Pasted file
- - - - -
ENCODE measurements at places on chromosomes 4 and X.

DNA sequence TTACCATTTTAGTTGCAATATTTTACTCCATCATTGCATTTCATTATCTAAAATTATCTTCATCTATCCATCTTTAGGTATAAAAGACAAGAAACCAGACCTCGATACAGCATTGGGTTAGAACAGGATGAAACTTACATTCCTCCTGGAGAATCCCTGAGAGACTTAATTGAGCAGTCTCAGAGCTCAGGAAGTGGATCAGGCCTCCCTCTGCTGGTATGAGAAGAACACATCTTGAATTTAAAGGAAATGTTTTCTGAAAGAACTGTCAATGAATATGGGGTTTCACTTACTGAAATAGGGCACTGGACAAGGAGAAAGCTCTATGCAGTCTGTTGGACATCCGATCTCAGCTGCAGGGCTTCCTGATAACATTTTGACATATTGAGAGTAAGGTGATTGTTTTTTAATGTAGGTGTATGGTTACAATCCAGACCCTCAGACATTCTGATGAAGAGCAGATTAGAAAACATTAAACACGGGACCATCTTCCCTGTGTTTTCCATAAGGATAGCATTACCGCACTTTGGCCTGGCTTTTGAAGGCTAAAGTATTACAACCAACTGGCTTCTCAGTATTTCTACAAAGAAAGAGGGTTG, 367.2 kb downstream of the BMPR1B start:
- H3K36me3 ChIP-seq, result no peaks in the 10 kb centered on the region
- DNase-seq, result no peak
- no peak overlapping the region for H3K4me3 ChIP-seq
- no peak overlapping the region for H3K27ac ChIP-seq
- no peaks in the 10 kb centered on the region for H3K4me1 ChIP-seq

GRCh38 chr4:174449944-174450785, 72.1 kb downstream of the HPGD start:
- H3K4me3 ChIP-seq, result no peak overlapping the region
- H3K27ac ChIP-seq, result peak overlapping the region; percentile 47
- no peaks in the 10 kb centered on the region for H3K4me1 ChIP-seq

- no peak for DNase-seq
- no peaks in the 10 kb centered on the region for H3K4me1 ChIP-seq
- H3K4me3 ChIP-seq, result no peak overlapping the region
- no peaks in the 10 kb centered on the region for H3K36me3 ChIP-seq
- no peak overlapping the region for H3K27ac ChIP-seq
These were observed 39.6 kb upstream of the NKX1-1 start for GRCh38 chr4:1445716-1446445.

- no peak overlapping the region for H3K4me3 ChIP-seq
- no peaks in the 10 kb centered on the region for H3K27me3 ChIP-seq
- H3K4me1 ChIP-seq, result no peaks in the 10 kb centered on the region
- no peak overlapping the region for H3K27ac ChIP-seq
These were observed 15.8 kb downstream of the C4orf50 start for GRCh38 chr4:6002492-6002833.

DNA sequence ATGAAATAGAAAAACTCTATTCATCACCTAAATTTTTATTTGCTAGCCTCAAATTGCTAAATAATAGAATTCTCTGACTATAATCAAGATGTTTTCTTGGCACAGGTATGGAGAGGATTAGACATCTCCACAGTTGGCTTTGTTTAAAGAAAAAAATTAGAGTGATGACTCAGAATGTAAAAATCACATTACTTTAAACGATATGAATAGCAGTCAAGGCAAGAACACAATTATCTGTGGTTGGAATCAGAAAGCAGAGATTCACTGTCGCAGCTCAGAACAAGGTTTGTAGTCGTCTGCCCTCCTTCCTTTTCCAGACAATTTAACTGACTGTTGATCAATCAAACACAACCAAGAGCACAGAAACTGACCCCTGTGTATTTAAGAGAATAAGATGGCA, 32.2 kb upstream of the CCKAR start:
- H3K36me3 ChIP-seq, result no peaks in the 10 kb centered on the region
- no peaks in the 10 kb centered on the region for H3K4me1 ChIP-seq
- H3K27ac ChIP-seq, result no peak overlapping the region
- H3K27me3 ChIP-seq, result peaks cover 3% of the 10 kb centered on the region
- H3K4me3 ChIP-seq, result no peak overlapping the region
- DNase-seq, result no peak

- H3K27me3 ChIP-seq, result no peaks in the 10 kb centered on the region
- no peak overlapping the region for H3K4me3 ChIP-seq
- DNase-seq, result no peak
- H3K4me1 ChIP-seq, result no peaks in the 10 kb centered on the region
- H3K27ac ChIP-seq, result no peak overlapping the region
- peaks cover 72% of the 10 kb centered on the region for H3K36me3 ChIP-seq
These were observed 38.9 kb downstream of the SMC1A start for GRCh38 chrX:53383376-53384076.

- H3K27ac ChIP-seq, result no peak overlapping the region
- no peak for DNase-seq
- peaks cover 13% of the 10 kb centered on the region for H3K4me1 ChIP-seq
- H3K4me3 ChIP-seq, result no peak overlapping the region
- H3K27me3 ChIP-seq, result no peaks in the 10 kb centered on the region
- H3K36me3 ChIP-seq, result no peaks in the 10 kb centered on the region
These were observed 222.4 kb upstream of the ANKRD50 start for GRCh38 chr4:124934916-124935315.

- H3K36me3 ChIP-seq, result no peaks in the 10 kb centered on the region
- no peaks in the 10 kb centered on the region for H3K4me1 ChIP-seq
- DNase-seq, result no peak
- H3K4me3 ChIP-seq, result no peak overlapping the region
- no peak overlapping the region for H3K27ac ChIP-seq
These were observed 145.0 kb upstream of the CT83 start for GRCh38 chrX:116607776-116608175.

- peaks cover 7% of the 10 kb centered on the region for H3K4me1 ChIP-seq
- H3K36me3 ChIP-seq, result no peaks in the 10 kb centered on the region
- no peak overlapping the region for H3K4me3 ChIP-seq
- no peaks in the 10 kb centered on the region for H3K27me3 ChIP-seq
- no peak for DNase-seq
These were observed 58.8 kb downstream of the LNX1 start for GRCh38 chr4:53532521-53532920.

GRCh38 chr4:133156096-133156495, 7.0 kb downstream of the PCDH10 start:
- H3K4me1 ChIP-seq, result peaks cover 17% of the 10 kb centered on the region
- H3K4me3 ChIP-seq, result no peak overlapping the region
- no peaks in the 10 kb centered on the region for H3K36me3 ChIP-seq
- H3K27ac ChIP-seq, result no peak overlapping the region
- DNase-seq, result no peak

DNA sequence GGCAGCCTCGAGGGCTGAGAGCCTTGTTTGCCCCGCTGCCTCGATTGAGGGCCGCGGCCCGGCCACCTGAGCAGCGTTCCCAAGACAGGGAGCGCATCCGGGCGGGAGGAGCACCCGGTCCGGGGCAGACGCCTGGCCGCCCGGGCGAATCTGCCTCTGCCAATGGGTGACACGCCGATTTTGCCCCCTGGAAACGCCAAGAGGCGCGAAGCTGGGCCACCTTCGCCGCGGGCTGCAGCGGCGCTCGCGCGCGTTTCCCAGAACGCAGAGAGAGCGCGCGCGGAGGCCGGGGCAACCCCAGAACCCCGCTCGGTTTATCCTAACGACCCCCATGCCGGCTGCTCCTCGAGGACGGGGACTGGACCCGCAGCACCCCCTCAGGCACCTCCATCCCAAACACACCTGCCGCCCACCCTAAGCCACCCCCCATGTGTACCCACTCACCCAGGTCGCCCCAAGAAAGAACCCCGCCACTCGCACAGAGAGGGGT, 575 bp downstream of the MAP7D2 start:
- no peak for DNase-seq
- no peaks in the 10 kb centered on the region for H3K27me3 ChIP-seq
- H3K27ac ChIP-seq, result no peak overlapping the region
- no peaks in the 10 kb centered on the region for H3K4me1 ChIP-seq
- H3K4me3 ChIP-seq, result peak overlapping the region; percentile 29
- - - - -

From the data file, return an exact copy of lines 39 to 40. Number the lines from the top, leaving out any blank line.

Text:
- peaks cover 13% of the 10 kb centered on the region for H3K4me1 ChIP-seq
- H3K4me3 ChIP-seq, result no peak overlapping the region